When formatting paragraphs, adding an empty line between paragraphs looks better in the articles than the traditional "paragraph indent" on the first line. It makes for a more definite "break point" visually, and allows the reader to more easily see that they are reading a new paragraph at that point.
As an example of what NOT to do, here's every thing just typed done as one big block (the way many articles tend to be done):
- Inexperienced writers have a tendency towards "run on" paragraphs. Some of these may number dozens of lines and many column inches without a break. This makes the articles difficult to read as everything seems to flow together. It also makes it tough to quickly skim articles for data points. A good paragraph (grammatically speaking) is 2-5 sentences in length on average. It covers one thought or idea/piece of information. Any time there is a change in the thought/idea/piece of information, there should also be a paragraph change. When formatting paragraphs, adding an empty line between paragraphs looks better in the articles than the traditional "paragraph indent" on the first line. It makes for a more definite "break point" visually, and allows the reader to more easily see that they are reading a new paragraph at that point.
When quoting a person in an article, and the quote is at least a full sentence, the quotation should be "italicized and quoted."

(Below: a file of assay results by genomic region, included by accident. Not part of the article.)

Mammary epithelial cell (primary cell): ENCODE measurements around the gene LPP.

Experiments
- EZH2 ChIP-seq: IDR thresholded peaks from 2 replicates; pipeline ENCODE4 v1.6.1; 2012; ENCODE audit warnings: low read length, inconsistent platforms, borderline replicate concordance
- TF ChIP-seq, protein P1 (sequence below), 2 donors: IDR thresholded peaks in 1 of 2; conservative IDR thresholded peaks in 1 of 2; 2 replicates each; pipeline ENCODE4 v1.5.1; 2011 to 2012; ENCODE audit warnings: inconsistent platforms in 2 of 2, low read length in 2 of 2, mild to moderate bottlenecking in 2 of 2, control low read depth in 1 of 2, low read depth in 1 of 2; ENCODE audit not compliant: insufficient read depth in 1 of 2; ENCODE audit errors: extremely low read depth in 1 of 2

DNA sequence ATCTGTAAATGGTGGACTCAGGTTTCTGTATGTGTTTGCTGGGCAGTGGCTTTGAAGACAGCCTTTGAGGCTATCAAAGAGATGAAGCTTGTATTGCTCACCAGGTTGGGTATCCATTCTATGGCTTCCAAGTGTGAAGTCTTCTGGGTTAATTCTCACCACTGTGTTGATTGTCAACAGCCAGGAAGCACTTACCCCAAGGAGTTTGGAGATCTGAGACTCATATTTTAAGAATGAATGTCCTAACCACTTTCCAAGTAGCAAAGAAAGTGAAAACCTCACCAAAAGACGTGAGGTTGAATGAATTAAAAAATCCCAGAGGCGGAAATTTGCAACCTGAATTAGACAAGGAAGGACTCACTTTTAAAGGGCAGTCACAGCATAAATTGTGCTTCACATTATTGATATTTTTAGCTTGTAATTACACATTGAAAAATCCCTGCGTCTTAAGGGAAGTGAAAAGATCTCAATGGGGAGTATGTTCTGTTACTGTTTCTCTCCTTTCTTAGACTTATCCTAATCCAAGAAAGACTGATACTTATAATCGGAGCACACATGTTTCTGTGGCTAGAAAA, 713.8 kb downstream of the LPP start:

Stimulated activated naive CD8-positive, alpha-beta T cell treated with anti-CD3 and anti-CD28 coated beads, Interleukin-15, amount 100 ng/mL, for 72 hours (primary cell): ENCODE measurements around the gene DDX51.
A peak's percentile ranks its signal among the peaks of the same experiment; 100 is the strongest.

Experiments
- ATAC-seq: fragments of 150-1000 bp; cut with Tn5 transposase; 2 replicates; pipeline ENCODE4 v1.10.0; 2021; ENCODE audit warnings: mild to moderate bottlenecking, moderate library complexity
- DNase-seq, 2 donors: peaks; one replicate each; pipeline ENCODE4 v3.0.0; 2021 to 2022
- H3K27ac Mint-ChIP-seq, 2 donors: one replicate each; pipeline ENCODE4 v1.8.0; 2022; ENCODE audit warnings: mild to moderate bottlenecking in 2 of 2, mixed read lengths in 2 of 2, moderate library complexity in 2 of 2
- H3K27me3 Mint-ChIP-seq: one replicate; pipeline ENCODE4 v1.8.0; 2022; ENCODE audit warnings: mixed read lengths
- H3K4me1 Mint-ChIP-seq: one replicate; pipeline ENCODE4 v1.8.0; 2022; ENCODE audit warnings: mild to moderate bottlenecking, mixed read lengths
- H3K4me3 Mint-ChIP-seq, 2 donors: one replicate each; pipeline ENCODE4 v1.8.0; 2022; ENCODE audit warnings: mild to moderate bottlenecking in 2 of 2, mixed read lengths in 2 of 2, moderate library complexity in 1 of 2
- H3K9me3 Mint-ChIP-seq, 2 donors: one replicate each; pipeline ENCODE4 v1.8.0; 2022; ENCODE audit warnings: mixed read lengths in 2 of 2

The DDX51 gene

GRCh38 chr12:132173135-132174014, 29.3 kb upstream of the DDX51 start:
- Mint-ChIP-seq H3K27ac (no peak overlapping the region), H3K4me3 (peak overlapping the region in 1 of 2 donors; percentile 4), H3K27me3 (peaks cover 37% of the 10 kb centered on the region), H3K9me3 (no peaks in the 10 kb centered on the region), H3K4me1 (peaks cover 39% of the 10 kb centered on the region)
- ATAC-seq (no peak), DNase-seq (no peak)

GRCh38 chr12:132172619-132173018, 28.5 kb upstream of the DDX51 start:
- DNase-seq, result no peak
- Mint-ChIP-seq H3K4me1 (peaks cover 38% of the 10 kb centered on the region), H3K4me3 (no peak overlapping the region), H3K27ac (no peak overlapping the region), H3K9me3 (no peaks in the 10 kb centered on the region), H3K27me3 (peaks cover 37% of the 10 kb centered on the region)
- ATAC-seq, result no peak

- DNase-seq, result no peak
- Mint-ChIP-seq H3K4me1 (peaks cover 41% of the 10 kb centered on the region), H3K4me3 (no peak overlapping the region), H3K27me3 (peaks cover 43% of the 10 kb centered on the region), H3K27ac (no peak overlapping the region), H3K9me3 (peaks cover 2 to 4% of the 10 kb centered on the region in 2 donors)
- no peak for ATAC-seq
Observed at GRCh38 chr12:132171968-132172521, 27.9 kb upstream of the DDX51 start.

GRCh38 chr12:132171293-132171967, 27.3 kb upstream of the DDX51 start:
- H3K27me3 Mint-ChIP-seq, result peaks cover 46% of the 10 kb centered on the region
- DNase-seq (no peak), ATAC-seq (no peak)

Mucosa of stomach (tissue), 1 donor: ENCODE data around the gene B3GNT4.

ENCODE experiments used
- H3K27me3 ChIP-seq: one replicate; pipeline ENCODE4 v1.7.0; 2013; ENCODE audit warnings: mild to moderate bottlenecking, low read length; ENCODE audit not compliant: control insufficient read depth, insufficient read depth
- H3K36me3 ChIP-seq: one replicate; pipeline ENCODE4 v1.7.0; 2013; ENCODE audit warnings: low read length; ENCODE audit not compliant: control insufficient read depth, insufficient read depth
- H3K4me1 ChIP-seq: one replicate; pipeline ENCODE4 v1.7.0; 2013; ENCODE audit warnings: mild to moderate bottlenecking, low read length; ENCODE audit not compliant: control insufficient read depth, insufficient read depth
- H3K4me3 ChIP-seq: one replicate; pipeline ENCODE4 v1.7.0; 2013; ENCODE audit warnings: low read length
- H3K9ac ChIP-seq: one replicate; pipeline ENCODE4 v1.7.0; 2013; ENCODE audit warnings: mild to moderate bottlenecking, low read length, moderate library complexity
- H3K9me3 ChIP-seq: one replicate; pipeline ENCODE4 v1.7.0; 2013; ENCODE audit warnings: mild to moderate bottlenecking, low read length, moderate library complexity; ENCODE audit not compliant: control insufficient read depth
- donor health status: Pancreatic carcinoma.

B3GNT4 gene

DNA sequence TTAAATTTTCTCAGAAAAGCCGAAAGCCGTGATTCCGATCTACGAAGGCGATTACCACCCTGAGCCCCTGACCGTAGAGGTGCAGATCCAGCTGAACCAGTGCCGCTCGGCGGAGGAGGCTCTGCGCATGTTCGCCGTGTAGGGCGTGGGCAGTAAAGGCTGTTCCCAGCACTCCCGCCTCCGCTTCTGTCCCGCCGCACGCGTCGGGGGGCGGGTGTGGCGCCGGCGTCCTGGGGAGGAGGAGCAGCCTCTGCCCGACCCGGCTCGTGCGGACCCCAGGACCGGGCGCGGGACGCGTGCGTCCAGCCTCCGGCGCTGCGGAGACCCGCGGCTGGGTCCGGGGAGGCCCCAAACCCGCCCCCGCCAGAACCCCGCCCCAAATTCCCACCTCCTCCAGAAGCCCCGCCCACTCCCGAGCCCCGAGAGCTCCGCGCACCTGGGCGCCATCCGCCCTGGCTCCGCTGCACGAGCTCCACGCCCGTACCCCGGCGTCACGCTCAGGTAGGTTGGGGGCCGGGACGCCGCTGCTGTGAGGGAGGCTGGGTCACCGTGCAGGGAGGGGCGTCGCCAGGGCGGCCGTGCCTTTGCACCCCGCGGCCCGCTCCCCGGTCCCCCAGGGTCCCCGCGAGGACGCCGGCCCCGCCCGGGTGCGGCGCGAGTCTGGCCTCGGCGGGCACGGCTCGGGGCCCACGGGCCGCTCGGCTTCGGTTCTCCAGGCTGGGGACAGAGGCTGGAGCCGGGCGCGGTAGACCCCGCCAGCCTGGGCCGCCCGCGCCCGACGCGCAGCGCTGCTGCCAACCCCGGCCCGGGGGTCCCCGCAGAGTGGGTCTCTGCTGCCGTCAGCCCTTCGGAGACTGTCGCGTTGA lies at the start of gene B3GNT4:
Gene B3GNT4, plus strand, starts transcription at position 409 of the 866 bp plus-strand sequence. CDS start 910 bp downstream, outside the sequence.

- Kahless said, "Destroying an empire to win a war is no victory, and ending a battle to save an empire is no defeat."
However, if the quote is just a single word or a sentence fragment, it should not be italicized.
- Picard said the situation was "deplorable."
For uniformity and to avoid problems with the wiki software and the search utility, use straight quotation marks and apostrophes, and avoid curved marks such as the backtick or so-called "smart quotes". Punctuation marks should be placed inside of the quotation marks, unless the quotation marks surround a title (ie, episode, comic, etc), as shown in the second example above.
Background information and comments
On occasion, it is necessary or appropriate to include commentary about an unusual or contested point of information in an article. If there is a sufficient amount of information, it should be contained in a separate section, named:
- ==Background Information==
Alternatively, comments and information may be described in a short paragraph (no longer than three sentences) that is indented and italicized.
See cite your sources for reference formatting.
See also and Related topics